Global Financial Crises and the Future of Securitization

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GLOBAL FINANCIAL CRISES AND THE FUTURE OF SECURITIZATION

Contents

1. Introduction……………………………………………………………………...3 2. Overview………………………………………………………………………...3 3. Structured-finance securitization ………………………………………………..5 4. Key segments of the securitization market………………………………………6 5. Rating Agencies Deficiencies....................………………………………………8 6. Future of Structured-finance securitization……………………………..……...10 7. Conclusion................................................…………………………………...…11 8. References………………………………………………………………….......12

LIST OF FIGURES

Figure 1. Securitization markets: key participants…………………………………4 Figure 2. European securitization issuance 2002-2010…………………………….7 Figure 3. American securitization issuance 2002-2010…………………...………..7

1. Introduction

This case describes and analyzes how securitization and structured products work and the value they add to finance, and how structured products are constructed, their value and how they are used in finance. The 2007 – 2009 financial crisis was a key catalyst for the global liquidity crisis that mutated into a full-blown credit crisis, bringing the international financial system to the edge of the abyss. In hindsight, the numerous structural shortcomings of the structured- finance securitisation market - particularly in the US - may have seemed obvious. The misalignment of incentives was evident in every link along the structured-finance securitization chain. Proper risk evaluation was not always undertaken by professional investors and intermediaries, while too much faith was put in credit rating agencies whose own methodologies for valuing complex structured finance products were at times flawed. In addition, other gatekeepers of the public trust including auditors, securities lawyers, regulators and supervisors failed, to varying degrees.

2. Overview

In general, securitized instruments can be defined through three distinct characteristics[1]: 1) pooling of assets (either cash-based or synthetically created); 2) delinking of the credit risk of the collateral asset pool from that of the originator, usually through the transfer of the underlying assets to a finite-lived, standalone special purpose vehicle (SPV); 3) tranching of liabilities (ie issuance of claims with different levels of seniority) that are backed by the asset pool. One implication of the pooling and tranching that characterizes securitization markets is the need to involve a relatively large number of parties in the securitization process (Figure 1). Figure 1. Securitization markets: key participants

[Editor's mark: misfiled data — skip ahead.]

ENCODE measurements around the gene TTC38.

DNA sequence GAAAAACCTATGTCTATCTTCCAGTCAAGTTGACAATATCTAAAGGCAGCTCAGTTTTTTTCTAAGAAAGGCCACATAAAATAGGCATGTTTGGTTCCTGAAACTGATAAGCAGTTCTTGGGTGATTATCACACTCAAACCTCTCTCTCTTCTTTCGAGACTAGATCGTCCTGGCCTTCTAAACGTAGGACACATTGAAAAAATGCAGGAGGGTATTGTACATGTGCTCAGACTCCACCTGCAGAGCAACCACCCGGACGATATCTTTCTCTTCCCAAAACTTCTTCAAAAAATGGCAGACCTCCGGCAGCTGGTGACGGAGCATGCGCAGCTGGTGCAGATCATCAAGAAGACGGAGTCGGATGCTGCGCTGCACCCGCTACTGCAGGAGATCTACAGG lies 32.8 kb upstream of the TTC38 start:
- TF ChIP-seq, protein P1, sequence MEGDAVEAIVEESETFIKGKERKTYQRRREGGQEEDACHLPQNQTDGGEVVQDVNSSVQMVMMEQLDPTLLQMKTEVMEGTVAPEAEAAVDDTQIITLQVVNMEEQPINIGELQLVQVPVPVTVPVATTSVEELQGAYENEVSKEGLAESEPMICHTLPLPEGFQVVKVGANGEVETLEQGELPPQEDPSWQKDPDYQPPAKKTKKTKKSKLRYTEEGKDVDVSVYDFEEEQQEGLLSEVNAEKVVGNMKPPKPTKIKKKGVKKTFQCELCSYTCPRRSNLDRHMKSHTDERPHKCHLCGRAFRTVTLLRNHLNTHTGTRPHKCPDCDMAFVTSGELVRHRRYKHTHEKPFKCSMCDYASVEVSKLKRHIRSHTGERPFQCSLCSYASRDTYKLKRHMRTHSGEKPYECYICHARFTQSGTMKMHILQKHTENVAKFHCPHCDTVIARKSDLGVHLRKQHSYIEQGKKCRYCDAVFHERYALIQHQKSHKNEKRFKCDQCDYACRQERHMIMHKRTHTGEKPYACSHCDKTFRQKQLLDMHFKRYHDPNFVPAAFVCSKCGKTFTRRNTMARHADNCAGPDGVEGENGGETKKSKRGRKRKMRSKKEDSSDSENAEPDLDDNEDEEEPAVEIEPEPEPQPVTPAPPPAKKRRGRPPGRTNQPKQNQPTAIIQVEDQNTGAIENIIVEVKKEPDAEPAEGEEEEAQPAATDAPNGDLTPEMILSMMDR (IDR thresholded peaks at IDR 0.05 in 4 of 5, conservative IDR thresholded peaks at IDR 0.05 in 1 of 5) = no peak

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The process starts with the originators, who extend loans or other forms of credit to ultimate borrowers. Those originators who, in the ordinary course of business, do not retain a portion of the loans that they have extended will have weakened screening incentives, something that may be exacerbated by business models emphasising volume over quality. Credit rating agencies have been another important part of the process, supplying investors with assessments of the credit risk (expressed as expected loss or probability of default) of securitized instruments. Because of the high proportion of their rating revenues derived from structured finance prior to the crisis, rating agencies may have been encouraged to rate highly complex products for which little or no historical performance data existed. At the end of the securitization chain, investors are usually expected to exert discipline on other parties involved in the production process through the price mechanism.

3. Structured-finance securitization

Securitization has traditionally offered banks with a key source of long-term funding, and thereby allowed for improved balance sheet management. It has been credited with increasing the availability of credit, while decreasing its cost. Investors also benefit from securitization by gaining direct risk exposure to diversified sectors of the economy. More...
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